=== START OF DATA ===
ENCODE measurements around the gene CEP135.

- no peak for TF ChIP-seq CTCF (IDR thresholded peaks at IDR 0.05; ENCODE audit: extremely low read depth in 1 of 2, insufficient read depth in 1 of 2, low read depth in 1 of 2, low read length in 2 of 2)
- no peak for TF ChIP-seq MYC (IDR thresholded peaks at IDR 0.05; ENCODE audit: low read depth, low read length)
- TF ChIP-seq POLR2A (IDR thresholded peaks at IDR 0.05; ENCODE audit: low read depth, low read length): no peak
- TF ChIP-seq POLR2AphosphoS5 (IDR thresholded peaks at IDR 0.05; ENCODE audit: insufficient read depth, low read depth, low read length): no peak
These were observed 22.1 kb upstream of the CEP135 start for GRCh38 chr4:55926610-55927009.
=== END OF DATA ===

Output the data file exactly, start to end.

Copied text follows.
ENCODE measurements around the gene CEP135.

- no peak for TF ChIP-seq CTCF (IDR thresholded peaks at IDR 0.05; ENCODE audit: extremely low read depth in 1 of 2, insufficient read depth in 1 of 2, low read depth in 1 of 2, low read length in 2 of 2)
- no peak for TF ChIP-seq MYC (IDR thresholded peaks at IDR 0.05; ENCODE audit: low read depth, low read length)
- TF ChIP-seq POLR2A (IDR thresholded peaks at IDR 0.05; ENCODE audit: low read depth, low read length): no peak
- TF ChIP-seq POLR2AphosphoS5 (IDR thresholded peaks at IDR 0.05; ENCODE audit: insufficient read depth, low read depth, low read length): no peak
These were observed 22.1 kb upstream of the CEP135 start for GRCh38 chr4:55926610-55927009.